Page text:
Canada’s CSA Issues Guidelines on Crypto-Related Advertising Campaigns

The Canadian Securities Administrators (CSA) released on Thursday a set of guidelines targeting all advertising and marketing campaigns pursued by crypto trading platforms. According to the press release, the regulator had observed a series of advertising banners and statements that could mislead investors.

Also, the Canadian watchdog noticed a pick-up in such campaigns targeting domestic investors. It also unveils a pattern of displaying casino-style ads that don’t meet the requirements of the CSA because it encourages ‘excessive and risky trading by retail investors.’

“Misleading advertisements and improper marketing strategies may encourage investors to take on risks they would normally avoid, and not respecting the requirements under securities law and IIROC rules may raise concerns about a crypto trading platform’s fitness for registration,” Louis Morisset, CSA Chair and President and CEO of the Autorité des marchés financiers, commented on the situation.

That said, the regulator updated its members’ website with the guidelines, as well as via the IIROC site, the pan-Canadian self-regulatory organization that oversees all investment dealers and their trading activity in Canada’s debt and equity markets. “Crypto trading platforms should consider their advertising and marketing strategies in the context of their obligations to treat clients fairly and honestly. IIROC will continue to work closely with the CSA to ensure investors are protected,” Andrew J. Kriegler, IIROC President and CEO, stated on the matter.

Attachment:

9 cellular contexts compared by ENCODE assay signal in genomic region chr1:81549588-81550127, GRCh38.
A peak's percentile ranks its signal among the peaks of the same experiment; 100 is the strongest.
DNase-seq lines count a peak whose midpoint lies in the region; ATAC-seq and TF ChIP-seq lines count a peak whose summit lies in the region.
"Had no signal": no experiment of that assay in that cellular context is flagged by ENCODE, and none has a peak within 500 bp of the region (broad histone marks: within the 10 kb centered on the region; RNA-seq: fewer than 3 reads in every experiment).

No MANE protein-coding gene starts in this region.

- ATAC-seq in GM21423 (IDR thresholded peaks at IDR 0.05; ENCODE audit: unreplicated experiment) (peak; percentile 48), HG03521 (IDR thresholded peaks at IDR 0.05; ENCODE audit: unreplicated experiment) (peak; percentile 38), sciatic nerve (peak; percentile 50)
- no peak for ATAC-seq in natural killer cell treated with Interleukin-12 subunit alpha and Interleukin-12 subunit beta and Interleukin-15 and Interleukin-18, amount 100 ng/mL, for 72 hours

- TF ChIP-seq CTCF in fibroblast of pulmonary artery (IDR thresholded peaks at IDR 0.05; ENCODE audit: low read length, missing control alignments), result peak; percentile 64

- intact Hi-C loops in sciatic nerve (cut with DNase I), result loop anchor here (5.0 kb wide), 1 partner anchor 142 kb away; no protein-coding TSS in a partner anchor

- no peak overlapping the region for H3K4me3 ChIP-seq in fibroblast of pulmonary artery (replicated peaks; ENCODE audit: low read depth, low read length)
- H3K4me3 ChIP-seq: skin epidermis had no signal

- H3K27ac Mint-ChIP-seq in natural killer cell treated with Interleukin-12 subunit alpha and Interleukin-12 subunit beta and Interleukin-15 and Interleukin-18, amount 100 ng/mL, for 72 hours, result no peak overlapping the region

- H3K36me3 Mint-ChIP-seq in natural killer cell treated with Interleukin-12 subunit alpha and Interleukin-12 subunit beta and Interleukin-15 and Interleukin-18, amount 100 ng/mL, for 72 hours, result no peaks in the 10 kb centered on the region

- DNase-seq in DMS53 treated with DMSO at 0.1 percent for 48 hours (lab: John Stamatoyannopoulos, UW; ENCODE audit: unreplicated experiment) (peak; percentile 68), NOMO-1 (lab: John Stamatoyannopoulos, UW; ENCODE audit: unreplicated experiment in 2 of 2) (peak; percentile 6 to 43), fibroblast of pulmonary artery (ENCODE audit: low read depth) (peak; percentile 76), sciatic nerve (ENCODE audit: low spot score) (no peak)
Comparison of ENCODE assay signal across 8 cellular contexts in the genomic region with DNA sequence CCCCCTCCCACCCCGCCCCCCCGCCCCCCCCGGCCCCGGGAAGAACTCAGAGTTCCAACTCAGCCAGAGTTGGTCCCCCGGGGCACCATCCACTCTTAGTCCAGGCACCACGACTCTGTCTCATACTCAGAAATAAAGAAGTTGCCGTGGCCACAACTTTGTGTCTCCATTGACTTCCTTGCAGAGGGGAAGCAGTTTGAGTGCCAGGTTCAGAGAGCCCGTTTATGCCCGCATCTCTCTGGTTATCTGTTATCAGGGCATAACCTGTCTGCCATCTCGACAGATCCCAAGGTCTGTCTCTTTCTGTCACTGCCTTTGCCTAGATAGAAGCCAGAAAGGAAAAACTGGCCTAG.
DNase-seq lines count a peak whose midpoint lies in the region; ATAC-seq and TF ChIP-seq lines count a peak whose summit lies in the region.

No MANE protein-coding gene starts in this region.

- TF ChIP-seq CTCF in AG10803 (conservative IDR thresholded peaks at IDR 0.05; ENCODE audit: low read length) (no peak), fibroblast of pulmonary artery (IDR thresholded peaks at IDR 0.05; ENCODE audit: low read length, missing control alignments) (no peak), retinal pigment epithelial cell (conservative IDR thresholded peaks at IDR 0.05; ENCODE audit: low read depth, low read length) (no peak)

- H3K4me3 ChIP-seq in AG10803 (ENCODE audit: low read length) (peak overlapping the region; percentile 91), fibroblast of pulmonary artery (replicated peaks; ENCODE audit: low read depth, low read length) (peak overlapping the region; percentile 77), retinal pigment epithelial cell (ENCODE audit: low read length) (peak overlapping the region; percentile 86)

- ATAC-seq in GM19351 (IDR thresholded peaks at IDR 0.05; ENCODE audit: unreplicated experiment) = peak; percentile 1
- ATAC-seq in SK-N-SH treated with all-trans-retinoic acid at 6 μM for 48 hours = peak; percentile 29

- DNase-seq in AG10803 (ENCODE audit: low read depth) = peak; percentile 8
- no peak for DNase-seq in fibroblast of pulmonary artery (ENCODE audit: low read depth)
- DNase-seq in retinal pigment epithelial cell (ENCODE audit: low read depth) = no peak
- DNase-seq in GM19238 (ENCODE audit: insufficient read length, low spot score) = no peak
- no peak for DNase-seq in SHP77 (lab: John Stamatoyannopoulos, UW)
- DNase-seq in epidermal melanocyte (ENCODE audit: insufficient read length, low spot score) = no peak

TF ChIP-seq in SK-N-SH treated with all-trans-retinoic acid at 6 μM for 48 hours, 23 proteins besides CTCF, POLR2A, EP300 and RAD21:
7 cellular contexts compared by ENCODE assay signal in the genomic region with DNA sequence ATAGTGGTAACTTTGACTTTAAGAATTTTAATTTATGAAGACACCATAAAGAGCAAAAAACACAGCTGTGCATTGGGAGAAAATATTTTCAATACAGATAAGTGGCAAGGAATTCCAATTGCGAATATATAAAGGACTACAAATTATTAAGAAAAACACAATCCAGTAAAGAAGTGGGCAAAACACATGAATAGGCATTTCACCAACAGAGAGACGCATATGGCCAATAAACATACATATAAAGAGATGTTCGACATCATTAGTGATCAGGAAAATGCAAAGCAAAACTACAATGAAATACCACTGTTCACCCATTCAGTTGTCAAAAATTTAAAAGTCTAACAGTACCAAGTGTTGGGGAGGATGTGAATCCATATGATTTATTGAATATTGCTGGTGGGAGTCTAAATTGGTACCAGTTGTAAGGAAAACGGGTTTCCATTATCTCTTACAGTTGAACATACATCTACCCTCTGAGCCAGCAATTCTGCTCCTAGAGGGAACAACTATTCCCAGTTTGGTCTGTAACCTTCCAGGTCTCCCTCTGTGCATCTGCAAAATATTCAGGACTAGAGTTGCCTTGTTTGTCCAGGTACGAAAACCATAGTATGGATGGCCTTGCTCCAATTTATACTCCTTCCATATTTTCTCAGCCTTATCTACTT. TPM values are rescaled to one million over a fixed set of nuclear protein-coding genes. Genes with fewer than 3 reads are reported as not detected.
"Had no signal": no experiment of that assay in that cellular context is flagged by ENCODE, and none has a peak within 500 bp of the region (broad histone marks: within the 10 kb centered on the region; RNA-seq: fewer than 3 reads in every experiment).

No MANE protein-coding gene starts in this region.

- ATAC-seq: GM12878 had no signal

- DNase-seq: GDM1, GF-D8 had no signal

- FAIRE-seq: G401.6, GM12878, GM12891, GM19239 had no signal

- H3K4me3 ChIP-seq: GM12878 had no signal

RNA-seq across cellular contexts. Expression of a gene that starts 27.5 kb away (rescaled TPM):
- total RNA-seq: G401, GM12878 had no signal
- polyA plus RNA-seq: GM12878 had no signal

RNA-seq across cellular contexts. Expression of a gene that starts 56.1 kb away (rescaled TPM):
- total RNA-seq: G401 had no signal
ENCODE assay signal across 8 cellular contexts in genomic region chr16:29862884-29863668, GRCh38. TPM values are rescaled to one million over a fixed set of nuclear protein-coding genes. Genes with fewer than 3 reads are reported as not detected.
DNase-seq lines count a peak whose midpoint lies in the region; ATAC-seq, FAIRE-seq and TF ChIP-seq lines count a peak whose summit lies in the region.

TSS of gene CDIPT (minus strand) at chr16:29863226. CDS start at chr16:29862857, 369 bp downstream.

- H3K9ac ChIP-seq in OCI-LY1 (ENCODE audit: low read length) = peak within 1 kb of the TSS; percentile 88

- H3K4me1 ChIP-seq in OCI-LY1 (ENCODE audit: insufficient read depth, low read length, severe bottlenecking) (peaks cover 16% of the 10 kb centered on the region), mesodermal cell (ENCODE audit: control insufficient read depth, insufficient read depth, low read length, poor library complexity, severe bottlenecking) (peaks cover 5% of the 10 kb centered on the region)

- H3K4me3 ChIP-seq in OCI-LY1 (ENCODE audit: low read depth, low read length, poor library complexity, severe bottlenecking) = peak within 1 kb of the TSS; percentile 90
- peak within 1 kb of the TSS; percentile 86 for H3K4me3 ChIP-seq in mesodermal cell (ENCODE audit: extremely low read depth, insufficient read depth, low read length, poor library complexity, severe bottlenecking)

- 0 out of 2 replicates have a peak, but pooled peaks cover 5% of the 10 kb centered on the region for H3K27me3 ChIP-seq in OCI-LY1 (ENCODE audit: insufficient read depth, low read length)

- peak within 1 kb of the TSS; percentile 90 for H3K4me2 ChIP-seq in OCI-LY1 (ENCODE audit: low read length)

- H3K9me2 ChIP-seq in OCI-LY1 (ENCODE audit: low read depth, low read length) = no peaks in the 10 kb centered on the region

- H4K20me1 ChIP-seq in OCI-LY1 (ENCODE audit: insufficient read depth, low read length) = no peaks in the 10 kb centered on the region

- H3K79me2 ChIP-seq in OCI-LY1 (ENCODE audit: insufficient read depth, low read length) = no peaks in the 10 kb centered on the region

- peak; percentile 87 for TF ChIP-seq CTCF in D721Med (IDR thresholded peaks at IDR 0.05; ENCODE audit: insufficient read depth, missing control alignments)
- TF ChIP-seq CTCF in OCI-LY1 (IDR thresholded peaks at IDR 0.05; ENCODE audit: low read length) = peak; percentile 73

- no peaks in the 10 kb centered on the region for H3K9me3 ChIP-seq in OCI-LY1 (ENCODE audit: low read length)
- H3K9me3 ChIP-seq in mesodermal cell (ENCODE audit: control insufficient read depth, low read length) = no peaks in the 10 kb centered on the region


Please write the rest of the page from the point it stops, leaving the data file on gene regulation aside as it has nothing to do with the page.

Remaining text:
Strengthening Social Media Ads Compliance

Moreover, the CSA said that it would pay closer attention to social media advertising related to cryptocurrencies to make sure it’s compliant with the new guidelines. In March, both the CSA and IIROC issued new guidance determining securities law requirements that apply to crypto-asset trading platforms.

The proposed regulatory framework includes mandatory licensing for certain cryptocurrency trading platforms, particularly those that maintain customer funds control. However, non-custodial exchanges appear more likely to benefit from a registration exemption, provided that they do not offer margin or leveraged trading.

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